I have read the first volume and the letter writers’ words revealed much about what was taking place in my family and the U.S. during the late 1960’s. Several letters were from my cousin, Butch. He grew up near Dayton, Ohio, but finally settled in Estill County near his family roots, much as what happened to me. The local folks know him better as Earl Stone, or as the American Legion Post #79 members sometimes fondly call him, ‘Killer.’ Butch was in a technical school in Louisville when I entered the Army and began writing to me from there. In one letter Butch told me, “Dad [Wayne Stone] bought me another car, a 1954 DeSoto. Boy, is it ever a jewel.” I doubt if many people today even remember the Chrysler DeSoto cars. It was not long before Butch joined the Navy and served in Vietnam.
Dave Bondor, my close friend from the ‘Hood, wrote to me many times. He was always curious about what my fellow soldiers and I thought about the Vietnam War. I do not remember how I answered him; but, in retrospect I don’t remember us having many thoughts about the ‘why’s’ of the war. Mostly we thought about making it through another day and getting back to the ‘world.’ Dave was comical and his letters still make me laugh. When I told him I was being assigned to the print shop at Ft. Leonard Wood for A.I.T. (Advanced Individual Training) he had this comment, “They put you in the Print Shop! What the hell is the matter with the Army? Why would they do a dumb thing like that? You ARE a printer! You should be in the metal shop or the motor pool. I never heard of that before. I always thought the Army put you where you were least prepared. Oh, well.” His comment about my being in Special Troops was this, “Does that mean you wear purple berets? Is it like ‘F-Troop’?” Those of you who remember the 60’s certainly remember the wacky TV show about an Army Cavalry outfit called F-Troop.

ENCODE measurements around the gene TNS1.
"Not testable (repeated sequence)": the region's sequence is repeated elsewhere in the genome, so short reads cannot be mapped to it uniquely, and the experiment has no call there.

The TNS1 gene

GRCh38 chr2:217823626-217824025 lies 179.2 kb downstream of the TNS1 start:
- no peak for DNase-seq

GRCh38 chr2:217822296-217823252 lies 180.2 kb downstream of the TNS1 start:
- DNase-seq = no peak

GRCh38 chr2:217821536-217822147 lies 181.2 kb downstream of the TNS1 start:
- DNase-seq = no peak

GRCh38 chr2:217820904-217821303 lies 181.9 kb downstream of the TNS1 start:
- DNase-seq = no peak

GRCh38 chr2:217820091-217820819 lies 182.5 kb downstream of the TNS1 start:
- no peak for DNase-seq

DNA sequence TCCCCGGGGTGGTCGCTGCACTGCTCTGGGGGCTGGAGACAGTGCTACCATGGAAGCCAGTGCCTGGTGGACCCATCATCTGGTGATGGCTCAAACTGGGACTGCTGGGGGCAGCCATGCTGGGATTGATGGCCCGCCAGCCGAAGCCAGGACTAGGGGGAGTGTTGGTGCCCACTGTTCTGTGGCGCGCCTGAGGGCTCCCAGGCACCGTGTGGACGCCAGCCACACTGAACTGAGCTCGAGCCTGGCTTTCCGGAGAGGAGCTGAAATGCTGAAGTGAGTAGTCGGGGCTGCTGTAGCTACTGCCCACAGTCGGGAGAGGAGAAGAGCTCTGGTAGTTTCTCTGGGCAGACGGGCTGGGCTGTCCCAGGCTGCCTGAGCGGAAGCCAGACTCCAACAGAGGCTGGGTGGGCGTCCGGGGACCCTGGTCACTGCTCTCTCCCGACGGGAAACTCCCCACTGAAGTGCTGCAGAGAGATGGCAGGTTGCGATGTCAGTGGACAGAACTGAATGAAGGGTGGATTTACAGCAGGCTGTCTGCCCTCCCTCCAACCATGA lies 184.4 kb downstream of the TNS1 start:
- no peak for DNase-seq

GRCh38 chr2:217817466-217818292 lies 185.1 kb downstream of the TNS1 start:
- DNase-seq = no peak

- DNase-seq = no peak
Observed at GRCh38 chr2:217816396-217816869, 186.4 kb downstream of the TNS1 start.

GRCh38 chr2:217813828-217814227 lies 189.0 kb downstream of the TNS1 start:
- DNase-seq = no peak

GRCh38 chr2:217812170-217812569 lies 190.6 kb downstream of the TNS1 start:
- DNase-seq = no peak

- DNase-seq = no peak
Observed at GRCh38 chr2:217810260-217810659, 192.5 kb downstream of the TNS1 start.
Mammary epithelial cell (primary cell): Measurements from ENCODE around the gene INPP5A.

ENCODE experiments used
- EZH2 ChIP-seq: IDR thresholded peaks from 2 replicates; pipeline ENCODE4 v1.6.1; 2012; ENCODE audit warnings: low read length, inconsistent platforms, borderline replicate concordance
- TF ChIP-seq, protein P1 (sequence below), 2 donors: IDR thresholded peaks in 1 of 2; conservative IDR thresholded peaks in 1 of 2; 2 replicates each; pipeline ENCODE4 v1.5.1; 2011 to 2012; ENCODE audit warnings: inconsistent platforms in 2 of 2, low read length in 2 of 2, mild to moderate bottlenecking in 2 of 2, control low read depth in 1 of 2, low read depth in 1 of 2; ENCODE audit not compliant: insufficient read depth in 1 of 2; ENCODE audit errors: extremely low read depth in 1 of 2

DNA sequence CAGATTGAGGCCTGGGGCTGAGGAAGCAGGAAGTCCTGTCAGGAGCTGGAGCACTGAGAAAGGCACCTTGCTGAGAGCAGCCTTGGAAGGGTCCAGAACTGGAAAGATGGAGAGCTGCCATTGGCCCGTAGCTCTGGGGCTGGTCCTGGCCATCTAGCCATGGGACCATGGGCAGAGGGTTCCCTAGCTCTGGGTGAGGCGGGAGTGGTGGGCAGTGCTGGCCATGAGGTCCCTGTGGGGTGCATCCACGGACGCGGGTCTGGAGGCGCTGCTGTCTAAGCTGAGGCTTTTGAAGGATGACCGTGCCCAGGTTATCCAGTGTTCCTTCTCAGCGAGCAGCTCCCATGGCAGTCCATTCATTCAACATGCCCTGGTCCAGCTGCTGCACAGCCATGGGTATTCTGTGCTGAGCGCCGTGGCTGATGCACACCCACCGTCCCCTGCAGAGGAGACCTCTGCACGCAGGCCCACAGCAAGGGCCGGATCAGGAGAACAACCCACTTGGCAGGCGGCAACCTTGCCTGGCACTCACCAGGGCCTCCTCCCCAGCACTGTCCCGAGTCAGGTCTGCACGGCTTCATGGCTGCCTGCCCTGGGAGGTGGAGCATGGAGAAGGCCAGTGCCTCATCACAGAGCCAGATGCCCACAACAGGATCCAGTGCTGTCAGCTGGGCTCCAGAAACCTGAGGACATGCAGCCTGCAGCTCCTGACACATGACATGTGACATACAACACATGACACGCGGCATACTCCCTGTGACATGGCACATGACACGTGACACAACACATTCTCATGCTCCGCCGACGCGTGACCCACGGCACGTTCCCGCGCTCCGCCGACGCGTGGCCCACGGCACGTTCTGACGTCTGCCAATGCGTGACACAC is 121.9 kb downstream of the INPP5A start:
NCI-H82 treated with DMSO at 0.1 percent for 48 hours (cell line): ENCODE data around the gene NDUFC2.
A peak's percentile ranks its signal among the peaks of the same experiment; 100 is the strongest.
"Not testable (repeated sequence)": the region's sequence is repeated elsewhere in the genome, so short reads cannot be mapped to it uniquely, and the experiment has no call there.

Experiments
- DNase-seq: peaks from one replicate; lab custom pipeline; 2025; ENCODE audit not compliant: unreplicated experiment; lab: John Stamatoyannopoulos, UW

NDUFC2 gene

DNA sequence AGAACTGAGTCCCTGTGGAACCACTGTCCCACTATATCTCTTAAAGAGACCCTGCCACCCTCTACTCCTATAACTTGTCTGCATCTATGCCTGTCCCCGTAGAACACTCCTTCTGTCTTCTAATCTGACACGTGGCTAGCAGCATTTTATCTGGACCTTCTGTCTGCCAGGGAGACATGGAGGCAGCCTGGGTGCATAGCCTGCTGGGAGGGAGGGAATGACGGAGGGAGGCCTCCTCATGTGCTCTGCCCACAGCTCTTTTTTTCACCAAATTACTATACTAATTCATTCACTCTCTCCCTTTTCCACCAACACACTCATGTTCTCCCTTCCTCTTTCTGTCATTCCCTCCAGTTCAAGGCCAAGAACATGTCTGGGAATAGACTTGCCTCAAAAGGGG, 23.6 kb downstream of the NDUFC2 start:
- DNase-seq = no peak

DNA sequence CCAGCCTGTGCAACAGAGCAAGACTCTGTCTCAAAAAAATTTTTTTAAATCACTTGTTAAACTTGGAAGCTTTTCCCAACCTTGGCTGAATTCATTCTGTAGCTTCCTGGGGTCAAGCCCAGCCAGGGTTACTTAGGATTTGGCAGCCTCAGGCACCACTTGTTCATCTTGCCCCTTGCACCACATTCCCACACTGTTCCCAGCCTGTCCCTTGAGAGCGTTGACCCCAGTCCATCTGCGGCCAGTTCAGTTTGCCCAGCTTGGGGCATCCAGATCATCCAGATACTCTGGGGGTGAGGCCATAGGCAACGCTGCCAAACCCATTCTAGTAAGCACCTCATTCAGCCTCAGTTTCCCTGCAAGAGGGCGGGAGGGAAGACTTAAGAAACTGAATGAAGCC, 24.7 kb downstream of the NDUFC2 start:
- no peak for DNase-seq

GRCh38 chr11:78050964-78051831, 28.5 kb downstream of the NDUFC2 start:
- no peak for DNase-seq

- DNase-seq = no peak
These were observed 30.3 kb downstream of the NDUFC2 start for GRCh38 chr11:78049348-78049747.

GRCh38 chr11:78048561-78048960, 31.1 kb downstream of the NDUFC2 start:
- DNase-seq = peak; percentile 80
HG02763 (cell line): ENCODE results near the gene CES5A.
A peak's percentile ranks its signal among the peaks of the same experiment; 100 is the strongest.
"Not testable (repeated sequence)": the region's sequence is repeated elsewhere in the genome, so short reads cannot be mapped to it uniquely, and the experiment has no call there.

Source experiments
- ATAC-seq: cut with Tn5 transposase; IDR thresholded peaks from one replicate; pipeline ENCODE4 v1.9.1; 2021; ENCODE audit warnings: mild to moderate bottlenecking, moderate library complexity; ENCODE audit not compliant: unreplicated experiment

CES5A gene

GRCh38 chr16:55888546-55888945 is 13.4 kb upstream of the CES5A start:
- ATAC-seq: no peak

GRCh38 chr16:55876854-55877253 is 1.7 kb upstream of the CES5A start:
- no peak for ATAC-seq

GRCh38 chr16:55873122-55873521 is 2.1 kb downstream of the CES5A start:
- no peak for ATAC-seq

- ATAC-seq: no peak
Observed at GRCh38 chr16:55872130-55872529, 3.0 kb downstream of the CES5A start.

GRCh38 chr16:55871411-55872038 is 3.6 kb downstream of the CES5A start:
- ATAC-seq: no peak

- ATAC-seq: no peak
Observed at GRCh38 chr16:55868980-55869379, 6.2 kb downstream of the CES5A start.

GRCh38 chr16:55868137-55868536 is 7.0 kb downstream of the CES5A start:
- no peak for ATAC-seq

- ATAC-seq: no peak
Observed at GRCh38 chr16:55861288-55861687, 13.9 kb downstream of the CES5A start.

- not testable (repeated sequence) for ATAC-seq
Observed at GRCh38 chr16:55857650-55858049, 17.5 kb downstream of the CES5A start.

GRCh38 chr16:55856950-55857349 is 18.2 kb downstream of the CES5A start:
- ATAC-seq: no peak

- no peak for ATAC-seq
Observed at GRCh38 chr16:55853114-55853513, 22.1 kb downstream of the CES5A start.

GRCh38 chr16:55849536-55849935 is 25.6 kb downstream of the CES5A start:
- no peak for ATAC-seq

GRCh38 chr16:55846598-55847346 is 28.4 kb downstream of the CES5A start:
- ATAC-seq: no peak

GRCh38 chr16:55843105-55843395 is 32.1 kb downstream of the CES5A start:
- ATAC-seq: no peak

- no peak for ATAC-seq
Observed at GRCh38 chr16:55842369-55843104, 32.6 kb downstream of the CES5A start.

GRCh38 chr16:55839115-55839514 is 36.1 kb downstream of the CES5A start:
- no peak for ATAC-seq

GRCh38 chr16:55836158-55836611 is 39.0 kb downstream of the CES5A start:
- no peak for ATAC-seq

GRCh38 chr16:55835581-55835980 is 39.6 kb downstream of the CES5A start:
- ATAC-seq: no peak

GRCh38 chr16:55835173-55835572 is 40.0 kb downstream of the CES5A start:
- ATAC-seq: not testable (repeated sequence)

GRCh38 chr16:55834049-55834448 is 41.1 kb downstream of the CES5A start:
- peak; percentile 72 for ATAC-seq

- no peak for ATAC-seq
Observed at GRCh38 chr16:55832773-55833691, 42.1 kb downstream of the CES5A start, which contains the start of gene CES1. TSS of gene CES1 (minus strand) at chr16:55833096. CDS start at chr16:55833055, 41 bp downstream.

One special Christmas card I received while in basic training was from Charlie and Gussie Thomas. They lived next to my grandparents in Witt Springs. They were the parents of Agnes (Thomas) Moore. The note inside the card read, “Merry Christmas! Hope you can spend Christmas at home. Be a good boy and come back soon. It’s lonesome now since Bill [my grandpa, Bill Dickerson] died. We miss him so. Ruby and Jiggs are fine.—Gussie & Charlie.” Gussie had very good handwriting.
There was a warm, caring lady at The Otterbein Press where I worked as a typesetter. Her name was Hildegard (‘Hilda’) and she was a proofreader in the typesetting department. She sent me many, many letters during my time in Vietnam. Her letters were always long, informative and sincere. She even ran the gauntlet of the other employees in the department and had them add a few comments of encouragement to the tail end of the letter. Hilda also made everyone contribute funds to make sure I got an occasional CARE package. In one of letters she mentioned that her son was in Vietnam. A much later letter revealed that her son had made it home safe and sound. Her words of encouragement mean even more to me now. In reading her letter dated May 5, 1967, I realized that she gave me the most sincere ‘Thank You for Your Service’ I ever received. She wrote, “I realize that you will endure some hardships in your R.V.N. tour, but it will also be one of the greatest experiences of your life. I know it is a worthwhile thing and so do a lot of other people. Most of us back home realize that you are doing not only your duty, but also are making it possible for us to sleep nights. Don’t mistake my feelings of gratitude for flag-waving, paper-mache patriotism. It is just in a very small way, my means of saying thank you!”